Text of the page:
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United States Court of Appeals,Eleventh Circuit.

Marcia M. EDWARDS, Plaintiff-Appellant, v. WALLACE COMMUNITY COLLEGE, Robert McConnell, Connie Vardaman, Joyce Howell, B. Gene Burton, Leighann Swindal, Defendants-Appellees.

No. 94-6058.

Decided: April 19, 1995

Before KRAVITCH, Circuit Judge, GODBOLD and RONEY, Senior Circuit Judges. Julian L. McPhillips, Jr., Montgomery, AL, J.L. Chestnut, Jr., Selma, AL, for appellant. Jeffery A. Foshee, Foshee & Associates, Harry A. Lyles, Montgomery, AL, for appellees.

Ms. Marcia Edwards appeals from the district court's summary judgment for defendants.   We affirm.


After obtaining a right to sue letter from the E.E.O.C., Edwards, an African-American, brought several claims pursuant to Title VII, 42 U.S.C. § 2000e et seq., and 42 U.S.C. § 1983 against the defendants, Wallace Community College Selma (WCCS), Dr. Robert McConnell, Connie Vardaman, Joyce Howell, and Leighann Swindal,1 alleging racial discrimination.   Dr. McConnell, Vardaman, Howell, and Swindal are all employees of WCCS.

Edwards was employed at WCCS as a word processing specialist, a newly created position, from September 1990 until her termination during July 1991.   At the time of plaintiff's employment with WCCS Dr. McConnell was the Vice-President of WCCS, and he acted as Edwards' supervisor during the last week of her employment;  Vardaman was the secretary for the President, Dr. Julius Brown;  Howell was a secretary and taught computer classes for WCCS personnel;  and Swindal was a secretary for the Business Manager/Treasurer of WCCS.   With the exception of her last week of employment Edwards was supervised by Dr. Brown.

Edwards alleges that the defendants influenced Dr. Brown to discriminatorily discharge her 2 and that defendants created a hostile environment, violating her civil rights.


I. Standard of Review

For issues on which they would not have the burden of proof at trial, the defendants, as the moving parties in this motion for summary judgment, must demonstrate that there is an absence of evidence supporting Edwards' claims.   For issues on which they would have the burden of proof at trial the defendants must make an affirmative showing that on all essential elements on which they have the burden of proof at trial, no reasonable jury could find for the non-moving party, the plaintiff in the case at bar.   See Fitzpatrick v. City of Atlanta, 2 F.3d 1112, 1115-17 (11th Cir.1993) (thorough discussion of the standard of review for a motion for summary judgment).   We review de novo the district court's grant of a motion for summary judgment.

II. Title VII

Edwards sues WCCS and Dr. McConnell in his official capacity for alleged violations of Title VII.3  R. 83 at ¶ 4-5.   The remaining individual defendants are not sued pursuant to Title VII.  Id. at ¶ 6-8.

A. Disparate Impact

 A disparate impact claim under Title VII charges that a facially neutral practice or test of the employer led to a discriminatory impact on a particular group and that the test or practice cannot be justified as a business necessity.  Griggs v. Duke Power Co., 401 U.S. 424, 431, 91 S.Ct. 849, 853, 28 L.Ed.2d 158 (1971);  Stephen v. PGA Sheraton Resort, Ltd., 873 F.2d 276, 279 (11th Cir.1989).   A plaintiff must identify a specific employment practice that leads to the disparate impact.4  Fitzpatrick, 2 F.3d at 1117.   A plaintiff also must make a comparison of the racial composition of persons in the labor pool qualified for the position at issue with those persons actually holding that position, and he/she must demonstrate that the allegedly discriminatory practice or test is connected to the disparate impact.  Wards Cove Packing Co. v. Atonio, 490 U.S. 642, 657, 109 S.Ct. 2115, 2125, 104 L.Ed.2d 733 (1989).   A plaintiff is not required to prove a discriminatory motive.  Griggs, 401 U.S. at 432, 91 S.Ct. at 854.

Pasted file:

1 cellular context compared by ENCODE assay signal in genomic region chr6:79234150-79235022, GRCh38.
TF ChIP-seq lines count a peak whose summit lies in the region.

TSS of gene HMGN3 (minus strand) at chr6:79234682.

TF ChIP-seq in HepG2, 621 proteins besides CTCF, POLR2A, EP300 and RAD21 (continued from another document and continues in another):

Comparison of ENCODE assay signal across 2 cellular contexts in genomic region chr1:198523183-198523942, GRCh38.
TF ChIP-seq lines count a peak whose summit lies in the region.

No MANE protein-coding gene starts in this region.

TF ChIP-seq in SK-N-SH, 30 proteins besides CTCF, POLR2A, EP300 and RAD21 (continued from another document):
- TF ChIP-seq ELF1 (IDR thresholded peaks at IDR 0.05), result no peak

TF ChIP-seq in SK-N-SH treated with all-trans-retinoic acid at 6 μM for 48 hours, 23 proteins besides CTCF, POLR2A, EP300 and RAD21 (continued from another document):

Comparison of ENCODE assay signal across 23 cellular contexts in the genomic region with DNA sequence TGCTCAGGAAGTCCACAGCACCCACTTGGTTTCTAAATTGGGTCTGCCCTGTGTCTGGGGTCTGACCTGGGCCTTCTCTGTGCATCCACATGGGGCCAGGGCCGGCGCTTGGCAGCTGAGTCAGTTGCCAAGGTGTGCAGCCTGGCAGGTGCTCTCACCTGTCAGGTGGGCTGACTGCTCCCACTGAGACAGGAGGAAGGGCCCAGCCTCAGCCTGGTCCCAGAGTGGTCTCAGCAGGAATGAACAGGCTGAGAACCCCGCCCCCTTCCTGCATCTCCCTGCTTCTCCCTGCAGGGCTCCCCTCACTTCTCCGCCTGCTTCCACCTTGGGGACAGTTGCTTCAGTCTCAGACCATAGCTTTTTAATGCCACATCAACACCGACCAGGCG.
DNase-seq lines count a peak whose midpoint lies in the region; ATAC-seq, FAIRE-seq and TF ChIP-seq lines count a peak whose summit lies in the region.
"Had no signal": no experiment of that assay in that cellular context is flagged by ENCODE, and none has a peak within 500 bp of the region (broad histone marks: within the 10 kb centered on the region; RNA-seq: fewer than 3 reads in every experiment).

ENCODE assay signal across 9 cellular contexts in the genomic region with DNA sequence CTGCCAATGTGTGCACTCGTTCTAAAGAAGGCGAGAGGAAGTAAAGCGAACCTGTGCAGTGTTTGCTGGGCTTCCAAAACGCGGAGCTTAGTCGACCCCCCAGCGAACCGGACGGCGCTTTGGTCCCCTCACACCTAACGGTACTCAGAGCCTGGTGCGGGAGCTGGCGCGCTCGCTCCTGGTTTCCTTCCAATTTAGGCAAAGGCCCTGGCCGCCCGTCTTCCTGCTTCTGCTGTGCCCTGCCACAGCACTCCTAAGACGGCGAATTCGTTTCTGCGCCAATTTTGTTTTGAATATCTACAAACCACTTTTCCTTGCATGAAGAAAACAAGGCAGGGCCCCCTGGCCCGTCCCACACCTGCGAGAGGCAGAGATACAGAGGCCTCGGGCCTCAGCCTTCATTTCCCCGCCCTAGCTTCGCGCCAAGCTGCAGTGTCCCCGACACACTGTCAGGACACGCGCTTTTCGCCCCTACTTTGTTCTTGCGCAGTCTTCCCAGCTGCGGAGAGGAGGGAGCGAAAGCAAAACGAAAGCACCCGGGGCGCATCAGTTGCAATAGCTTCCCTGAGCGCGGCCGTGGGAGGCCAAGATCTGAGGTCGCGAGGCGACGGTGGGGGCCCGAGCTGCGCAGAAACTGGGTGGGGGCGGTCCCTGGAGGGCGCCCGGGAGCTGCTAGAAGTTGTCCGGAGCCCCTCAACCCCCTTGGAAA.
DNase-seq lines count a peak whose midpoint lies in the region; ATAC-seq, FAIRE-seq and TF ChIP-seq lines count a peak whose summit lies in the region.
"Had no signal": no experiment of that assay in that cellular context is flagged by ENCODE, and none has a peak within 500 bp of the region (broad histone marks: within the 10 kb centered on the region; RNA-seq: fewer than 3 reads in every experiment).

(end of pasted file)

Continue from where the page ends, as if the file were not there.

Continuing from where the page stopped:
Edwards' disparate impact claim fails because:  (1) she failed to identify a practice or test of WCCS used to terminate employees that led to a discriminatory impact on African-Americans and, more specifically, that affected her;  (2) she accordingly failed to connect an allegedly discriminatory practice to the asserted disparate impact;  and (3) she failed to make the required statistical comparison.5

B. Disparate Treatment

 A plaintiff asserting disparate treatment is required to prove discriminatory animus on the part of the defendant.  Texas Dep't of Community Affairs v. Burdine, 450 U.S. 248, 256, 101 S.Ct. 1089, 1095, 67 L.Ed.2d 207 (1981);  McDonnell Douglas Corp. v. Green, 411 U.S. 792, 804-05, 93 S.Ct. 1817, 1825, 36 L.Ed.2d 668 (1973).   The employee has a cause of action against the employer by naming either the employer or supervisory employees as agents of the employer.  Busby v. City of Orlando, 931 F.2d 764, 772 (11th Cir.1991).   Edwards contends that WCCS and Dr. McConnell discriminated against her by discriminatorily discharging her and by creating and/or permitting a racially hostile work environment.

1. Discharge

 To succeed with her discriminatory discharge claim Edwards must show “(1) that [she] is a member of a protected minority, (2) that [she] was qualified for the job from which [she] was discharged, (3) that [she] was discharged, and (4) that [her] former position was filled by a non-minority.”   Jones v. Lumberjack Meats, Inc., 680 F.2d 98, 101 (11th Cir.1982).   See also McDonnell Douglas Corp., 411 U.S. at 802, 93 S.Ct. at 1824.   Edwards failed to present evidence that her position was filled by a non-minority following her discharge.6